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Track and Manage Healty Eating habits for Seniors

Tracking and Managing eating habits for seniors made easy

Health Canada, has a wealth of information on their website worth checking out.. Two resources in particular may be very helpful for seniors who are trying to manage healthy eating habits. Men and women have different needs at different stages of their live when it come to eating healthy.

On their website you’ll find several links and pages to useful information. The two we’re calling out here are specifically designed for people 50 and older to track and manage their eating habits along with guidelines on what to look out for.

Men over 50

Women over 50

Not quite in these categories? Click here for comprehensive list for various age groups.

 

 

 

10 Quick Tips for Healthy Eating

Healthy living for all ages

Lately I’ve been drawn to living a more balanced (healthy) life. Eating healthy is a big part of that. No matter what your age is, eating healthy is important. We know all know it, yet it is not always easy to do.

 

 

 

10 Quick Tips things you can do to maintain and keep healthy eating habits:

  1. Enjoy a variety of foods
  2. Eat variety of cereals, whole grain bread, vegetables and fruit
  3. Choose low fat products, lean meat with little or no fat
  4. Limit salt, alcohol and caffeine
  5. Only use a little (6-8 tsp) oil, margarine each day
  6. Limit fried food to once a week
  7. Eat fresh fruit as a snack
  8. Choose a variety of fish, poultry and lean meat
  9. Eat no more than 90 grams of meat each day
  10. Choose low fat dairy products

Click here for more details on Health Canada’s guidelines

 

 

Red Cross Basic Health Short-Term Loan of Medical Equipment for Seniors in Langley and the Fraser Valley

Red Cross Medical Health Equipment Loan Service

No one expects to suffer illness or injury that affects their mobility, their independence or dignity — yet it happens to thousands of people in the Lower Mainland every day: the child who needs crutches after a fall from a bike, or a senior who requires a wheelchair, cane or walker after slipping in the bathtub.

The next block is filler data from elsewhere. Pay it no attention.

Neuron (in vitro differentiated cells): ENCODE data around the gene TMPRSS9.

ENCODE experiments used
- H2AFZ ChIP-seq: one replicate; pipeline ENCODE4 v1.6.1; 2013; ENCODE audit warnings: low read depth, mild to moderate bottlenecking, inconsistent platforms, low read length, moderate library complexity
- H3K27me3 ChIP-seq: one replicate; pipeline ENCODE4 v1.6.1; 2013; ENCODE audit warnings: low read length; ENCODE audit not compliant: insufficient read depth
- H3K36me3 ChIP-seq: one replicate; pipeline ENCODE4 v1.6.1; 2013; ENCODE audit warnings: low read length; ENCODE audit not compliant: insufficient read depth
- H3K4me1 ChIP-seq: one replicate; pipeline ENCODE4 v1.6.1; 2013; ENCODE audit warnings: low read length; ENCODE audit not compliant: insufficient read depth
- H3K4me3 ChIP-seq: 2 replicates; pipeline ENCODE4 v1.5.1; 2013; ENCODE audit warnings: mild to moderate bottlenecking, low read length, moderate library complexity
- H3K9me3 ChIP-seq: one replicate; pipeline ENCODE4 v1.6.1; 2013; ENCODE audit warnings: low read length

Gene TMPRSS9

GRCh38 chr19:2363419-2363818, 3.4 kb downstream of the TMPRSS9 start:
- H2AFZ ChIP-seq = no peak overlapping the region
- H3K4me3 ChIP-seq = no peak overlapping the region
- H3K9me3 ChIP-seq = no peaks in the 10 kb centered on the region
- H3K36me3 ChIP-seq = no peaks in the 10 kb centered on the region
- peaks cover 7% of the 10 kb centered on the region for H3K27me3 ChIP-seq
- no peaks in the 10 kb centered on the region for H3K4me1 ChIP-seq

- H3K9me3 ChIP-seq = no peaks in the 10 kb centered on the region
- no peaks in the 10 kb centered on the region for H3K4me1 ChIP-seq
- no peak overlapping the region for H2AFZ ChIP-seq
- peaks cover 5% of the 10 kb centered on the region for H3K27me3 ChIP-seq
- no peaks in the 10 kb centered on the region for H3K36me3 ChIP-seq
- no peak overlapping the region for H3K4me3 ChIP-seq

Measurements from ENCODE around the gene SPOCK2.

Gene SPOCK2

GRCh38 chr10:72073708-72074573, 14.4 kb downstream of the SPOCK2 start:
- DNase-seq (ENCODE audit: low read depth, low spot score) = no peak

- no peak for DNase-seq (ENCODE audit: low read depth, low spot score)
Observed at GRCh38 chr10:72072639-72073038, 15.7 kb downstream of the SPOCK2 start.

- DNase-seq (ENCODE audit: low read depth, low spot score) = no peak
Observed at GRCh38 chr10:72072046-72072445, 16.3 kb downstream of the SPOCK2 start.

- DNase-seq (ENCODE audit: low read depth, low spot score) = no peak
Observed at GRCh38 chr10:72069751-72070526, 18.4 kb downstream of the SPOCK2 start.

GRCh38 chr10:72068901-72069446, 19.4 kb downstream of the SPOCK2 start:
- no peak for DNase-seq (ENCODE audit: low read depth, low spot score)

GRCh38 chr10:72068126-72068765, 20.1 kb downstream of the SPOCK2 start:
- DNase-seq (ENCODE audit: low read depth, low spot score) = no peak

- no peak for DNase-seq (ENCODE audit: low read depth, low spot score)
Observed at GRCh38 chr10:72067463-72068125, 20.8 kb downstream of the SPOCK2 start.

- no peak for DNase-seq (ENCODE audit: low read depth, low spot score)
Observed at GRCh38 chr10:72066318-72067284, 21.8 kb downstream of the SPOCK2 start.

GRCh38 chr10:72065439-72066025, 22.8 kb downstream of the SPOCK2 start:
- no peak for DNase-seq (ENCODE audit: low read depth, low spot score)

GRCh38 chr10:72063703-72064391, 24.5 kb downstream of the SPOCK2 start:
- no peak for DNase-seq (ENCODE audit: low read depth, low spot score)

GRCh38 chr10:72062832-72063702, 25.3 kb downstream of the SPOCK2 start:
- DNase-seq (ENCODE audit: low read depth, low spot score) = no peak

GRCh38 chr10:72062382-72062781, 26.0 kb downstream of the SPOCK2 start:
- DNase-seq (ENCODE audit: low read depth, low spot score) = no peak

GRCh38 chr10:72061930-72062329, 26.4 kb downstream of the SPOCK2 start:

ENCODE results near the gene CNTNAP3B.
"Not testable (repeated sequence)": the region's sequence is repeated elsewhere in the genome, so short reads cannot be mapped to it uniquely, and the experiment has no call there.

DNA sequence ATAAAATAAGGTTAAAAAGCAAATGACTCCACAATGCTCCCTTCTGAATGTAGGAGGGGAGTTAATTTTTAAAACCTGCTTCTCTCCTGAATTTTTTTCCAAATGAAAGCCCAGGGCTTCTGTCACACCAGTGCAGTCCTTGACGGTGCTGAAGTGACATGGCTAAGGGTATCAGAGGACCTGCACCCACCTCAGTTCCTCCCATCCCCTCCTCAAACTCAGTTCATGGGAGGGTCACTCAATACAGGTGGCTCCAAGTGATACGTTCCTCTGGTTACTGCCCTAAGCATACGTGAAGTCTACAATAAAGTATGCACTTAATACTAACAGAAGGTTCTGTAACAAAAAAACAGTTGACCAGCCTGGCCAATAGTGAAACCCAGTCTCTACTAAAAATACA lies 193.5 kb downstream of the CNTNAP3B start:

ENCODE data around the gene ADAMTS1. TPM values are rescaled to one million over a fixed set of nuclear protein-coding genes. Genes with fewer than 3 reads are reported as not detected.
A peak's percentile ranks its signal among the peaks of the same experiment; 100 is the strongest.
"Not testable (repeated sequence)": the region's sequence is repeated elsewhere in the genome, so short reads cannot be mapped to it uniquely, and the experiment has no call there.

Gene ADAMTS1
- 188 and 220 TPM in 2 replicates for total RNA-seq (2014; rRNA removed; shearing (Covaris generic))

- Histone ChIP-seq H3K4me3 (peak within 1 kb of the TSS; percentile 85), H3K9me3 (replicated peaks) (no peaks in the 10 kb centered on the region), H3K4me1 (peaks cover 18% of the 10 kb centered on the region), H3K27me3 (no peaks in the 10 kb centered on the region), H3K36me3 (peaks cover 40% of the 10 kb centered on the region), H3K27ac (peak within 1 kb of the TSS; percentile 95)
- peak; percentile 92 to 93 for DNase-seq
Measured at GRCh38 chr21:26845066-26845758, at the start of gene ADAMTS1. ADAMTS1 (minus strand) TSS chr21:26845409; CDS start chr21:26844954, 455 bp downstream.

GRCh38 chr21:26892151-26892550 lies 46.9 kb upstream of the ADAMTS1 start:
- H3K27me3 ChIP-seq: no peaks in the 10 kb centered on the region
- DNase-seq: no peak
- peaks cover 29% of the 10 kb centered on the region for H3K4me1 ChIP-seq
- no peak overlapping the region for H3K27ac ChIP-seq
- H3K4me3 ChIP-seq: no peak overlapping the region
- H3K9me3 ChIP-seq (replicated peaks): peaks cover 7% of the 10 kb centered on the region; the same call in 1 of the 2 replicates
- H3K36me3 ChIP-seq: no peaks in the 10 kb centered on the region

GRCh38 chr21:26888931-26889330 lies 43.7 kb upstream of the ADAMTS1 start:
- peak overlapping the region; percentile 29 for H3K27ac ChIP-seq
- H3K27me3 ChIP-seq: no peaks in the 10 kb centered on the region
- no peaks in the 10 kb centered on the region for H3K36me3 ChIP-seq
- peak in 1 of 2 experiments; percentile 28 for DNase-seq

The Canadian Red Cross offers a community-based, volunteer-run program which provides short-term loans of basic health equipment, by donation, to those recovering from surgery or injury, or living with mobility limitations. Last year, over 350 volunteers served 25,000 clients, providing over 54,000 pieces of equipment.

Available equipment includes mobility aids, bath aids, toileting aids, walking aids, and aids to daily living. View our Basic Equipment List

Referrals from a health care professional are required for all items.

Please phone ahead to one of our Service Sites across the Lower Mainland to confirm availability of equipment and hours of operation.

The Langley Red Cross Office is located at :
#101-9770 – 196A Street
Phone: 604 881 1113
Fax : 604 881 1125
Hours of Operation: Mon-Fri 09:00 – 12:00

Click here for details on the program

 

5 Advantages of cohousing for Seniors well worth exploring

What is Senior Cohousing?

Senior cohousing is an intentionally cooperative neighborhood where common facilities are creatively shared yet where each household owns their home and has ample privacy and maximum control over their involvement. The close knit design and self management of cohousing communities, where neighbors see each other more often in the coming and going of their daily lives, provides economic, social, health, and security benefits creating real social capital important to seniors. Senior cohousing is really retirement housing for those that don’t want to ever retire from living a proactive, meaningful and mindful life. There are some advantages to cohousing for seniors worth exploring.

 

1. Affordability – typical cohousing units are much smaller than single family homes yet they maintain the functionality of a single family home. Seniors who are “house rich but cash poor” could sell their single family home, move into a smaller cohousing unit and realize some of the equity in their home to assist in supporting them in the coming years. Cohousers can have smaller houses because they have the benefit of a shared common house and the cooperation that occurs there.

2. Reduced operating Costs – seniors living in cohousing typically report significant savings in monthly living expenses due to the sharing of facilities and equipment, cooking together saves money versus buying and cooking all your own food, smaller units means smaller utility and tax bills and reduced maintenance costs vs. a single family house.

3. Aging in Place – the homes are designed to allow the owners to age in place in their community by including features in the design that may be needed later in life when the owners needs change (eg. Large bathrooms that enable future installation of roll in showers or baths if mobility issues arise).

4. Quality of Life – perhaps most important of all, cohousing developments improve the quality of life of seniors by giving them a support network of neighbours to socialize with, help each other out and engage in activities with.

5. Resource Use – Seniors in cohousing will save the City / District considerable resources by helping one another, and by being cared for by younger members of their cohousing community. This means they’ll be less dependent on meals on wheels, home hospice, fire department calls, etc. Additionally, seniors will be part of a community of people living in sustainably built homes.

Want more information?

Visit: www.cohousing.ca and www.canadianseniorcohousing.com
Join the Langley Cohousing Network: www.meetup.com/Langley-Cohousing-Meetup-Group

Windsong is currently the only cohousing property in Langley. For more information visit: www.windsong.bc.ca